Thousands of prison records expunged, drug tests yielded false positives
ALBANY — Some 2,500 state prison disciplinary records have been expunged after a determination the Department of Correctional Services and Community Supervision was relying on flawed drug tests that repeatedly yielded false positives for illicit drugs.
A scathing report issued Tuesday by state Inspector General Lucy Lang found that some 1,600 inmates were inappropriately sent to solitary confinement, had their parole release date delayed and had family visits canceled because of the faulty drug tests involving equipment from a private vendor, Microgenics. The state has since dropped that contractor.
“This report really speaks for itself as a perfect storm of a series of bad decisions and sometimes accidents that led to really catastrophic results and traumatized many, many New Yorkers,” Lang told reporters.
Troubled by the impacts on those sanctioned as a result of the false positives, Lang’s agency advised the prison system to release from disciplinary housing any prisoners whose punishment was linked to a positive finding from Microgenics equipment.
The prison agency also complied with the inspector general’s suggestion that it reverse and expunge the disciplinary records of an estimated 2,500 inmates found guilty of drug consumption based upon a Microgenics test result.
Problems with the drug tests were first publicly spotlighted in an August 2020 CNHI news story that revealed the state had halted all inmate drug testing following questions about the reliability of the tests.
The leader of the New York State Corrections Officers Police Benevolent Association (NYSCOPBA), Michael B. Powers, said then the lack of accurate testing equipment had made prisons more dangerous for the officers.
Lang acknowledged her agency began scrutinizing the state’s use of Microgenics tests after being consulted by the prison system’s office of special investigations, which functions as an internal affairs investigations unit.
Over an eight-month span in 2019, 3,018 inmates tested positive for drug use, with positive results indicated for buprenorphine in 2,199 cases and 1,632 of those individuals ending up facing punishment, The investigation also found that a DOCCS associate commissioner, who has since left the agency, failed to take follow-up action after learning in August 2019 that five inmates who tested positive for buprenorphine with Microgenics equipment had no detectable level of the drug in their urine.
‘Travesty of justice’
Lang’s report also chastised Microgenics representatives for allegedly misleading prison agency officials when inmates disputed the accuracy of the drug-testing equipment.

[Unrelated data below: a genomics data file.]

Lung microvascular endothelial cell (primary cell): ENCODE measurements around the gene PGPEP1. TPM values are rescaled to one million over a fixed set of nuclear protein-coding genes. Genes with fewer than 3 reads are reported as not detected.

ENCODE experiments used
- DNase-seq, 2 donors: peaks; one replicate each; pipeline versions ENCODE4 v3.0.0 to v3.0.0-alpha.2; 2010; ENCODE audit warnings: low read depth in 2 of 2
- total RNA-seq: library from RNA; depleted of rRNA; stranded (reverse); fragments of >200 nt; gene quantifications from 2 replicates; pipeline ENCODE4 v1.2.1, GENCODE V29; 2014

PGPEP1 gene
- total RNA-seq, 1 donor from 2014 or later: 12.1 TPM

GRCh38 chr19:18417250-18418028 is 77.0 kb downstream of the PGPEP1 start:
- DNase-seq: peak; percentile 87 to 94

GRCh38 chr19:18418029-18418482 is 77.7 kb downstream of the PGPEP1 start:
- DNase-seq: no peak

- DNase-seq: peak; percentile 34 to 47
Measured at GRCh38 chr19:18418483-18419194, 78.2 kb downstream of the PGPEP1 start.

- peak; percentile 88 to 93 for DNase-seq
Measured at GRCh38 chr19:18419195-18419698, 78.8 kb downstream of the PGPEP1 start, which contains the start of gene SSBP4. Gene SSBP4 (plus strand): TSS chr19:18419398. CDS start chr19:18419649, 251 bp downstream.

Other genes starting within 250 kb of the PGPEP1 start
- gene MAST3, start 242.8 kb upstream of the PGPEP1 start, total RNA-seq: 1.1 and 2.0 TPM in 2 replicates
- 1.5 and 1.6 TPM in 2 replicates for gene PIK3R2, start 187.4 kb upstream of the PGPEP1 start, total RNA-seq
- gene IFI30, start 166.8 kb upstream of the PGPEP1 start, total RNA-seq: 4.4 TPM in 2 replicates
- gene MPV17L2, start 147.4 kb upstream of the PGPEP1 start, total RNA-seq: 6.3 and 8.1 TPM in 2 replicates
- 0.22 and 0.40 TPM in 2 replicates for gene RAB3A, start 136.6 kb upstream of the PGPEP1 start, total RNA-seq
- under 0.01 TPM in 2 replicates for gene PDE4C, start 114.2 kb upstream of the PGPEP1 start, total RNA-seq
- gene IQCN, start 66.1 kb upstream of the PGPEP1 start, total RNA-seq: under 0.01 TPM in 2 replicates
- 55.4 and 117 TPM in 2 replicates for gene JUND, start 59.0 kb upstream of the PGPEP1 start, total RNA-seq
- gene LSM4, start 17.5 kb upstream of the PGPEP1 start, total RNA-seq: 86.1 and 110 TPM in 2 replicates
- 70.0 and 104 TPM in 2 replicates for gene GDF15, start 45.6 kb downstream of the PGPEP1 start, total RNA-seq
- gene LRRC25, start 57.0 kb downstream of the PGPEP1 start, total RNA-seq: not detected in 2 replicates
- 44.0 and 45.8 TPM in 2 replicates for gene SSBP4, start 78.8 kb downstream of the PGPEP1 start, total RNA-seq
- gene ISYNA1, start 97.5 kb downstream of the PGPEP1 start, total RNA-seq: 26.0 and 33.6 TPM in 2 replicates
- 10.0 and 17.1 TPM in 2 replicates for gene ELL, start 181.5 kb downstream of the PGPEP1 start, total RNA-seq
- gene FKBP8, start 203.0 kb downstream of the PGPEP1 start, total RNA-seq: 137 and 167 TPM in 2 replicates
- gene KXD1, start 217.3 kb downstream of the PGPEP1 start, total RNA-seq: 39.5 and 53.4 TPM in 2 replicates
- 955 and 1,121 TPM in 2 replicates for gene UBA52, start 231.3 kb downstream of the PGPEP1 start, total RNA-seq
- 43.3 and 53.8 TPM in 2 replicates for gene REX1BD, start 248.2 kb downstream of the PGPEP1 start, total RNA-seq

“The fact that incarcerated New Yorkers were further deprived of their liberty without cause or due process is devastating,” Lang said, noting the prison agency failed to get confirmation of test results even after questions surfaced about their reliability.
Karen Murtaugh, the executive director of Prisoners Legal Services, called it a “travesty of justice” that inmates were disciplined based on flawed drug tests.
“The Inspector General’s report shines a much-needed spotlight on activities within the Department of Corrections and Community Supervision that have significantly impacted the basic human rights of incarcerated people,” Murtaugh said NYSCOPBA, meanwhile, has been clamoring for the state to bring back what was known as the secure vendor package program to make it more difficult to smuggle contraband into the prisons. Illicit drugs and materials that can be fashioned into weapons have at times turned up in packages sent to inmates. The union’s proposal would require that items sent to prisoners be purchased through a pre-approved list of vendors.
$1.6 Million contract
The report noted that the Microgenics drug-testing equipment was acquired by DOCCS in an October 2018 contract paying Microgenics $1.6 million over five years. The procurement, the report noted, was coordinated by Corey Bedard, who at the time was the agency’s administrator of the drug-testing program.
Microgenics installed its drug-testing systems at 52 state correctional facilities in early 2019.
When questioned by the inspector general’s investigators, Bedard stated, “The science behind this is not my forte,” according to the report.
The investigation also concluded DOCCS failed to adequately train drug-testing staff and hearing officers on the drug tests and instruments.
Thomas Mailey, spokesman for DOCCS, said his agency “fully cooperated” with the investigation.
“DOCCS has adopted and is implementing all of the Inspector General’s recommendations,” Mailey said. “We appreciate the thoroughness of the investigation as DOCCS strives to run fair, safe and secure facilities across the state.”
Lang lamented that a female prisoner, as a result of a false positive test finding she had synthetic marijuana in her urine, was kicked out of a shock incarceration program at the Lakeview Facility in Western New York and transferred to Albion Correctional Facility, prolonging her time behind bars.
The inaccurate test led to the woman missing the birth of a grandchild, Lang said.
Several lawsuits arising from the testing troubles are pending, she said.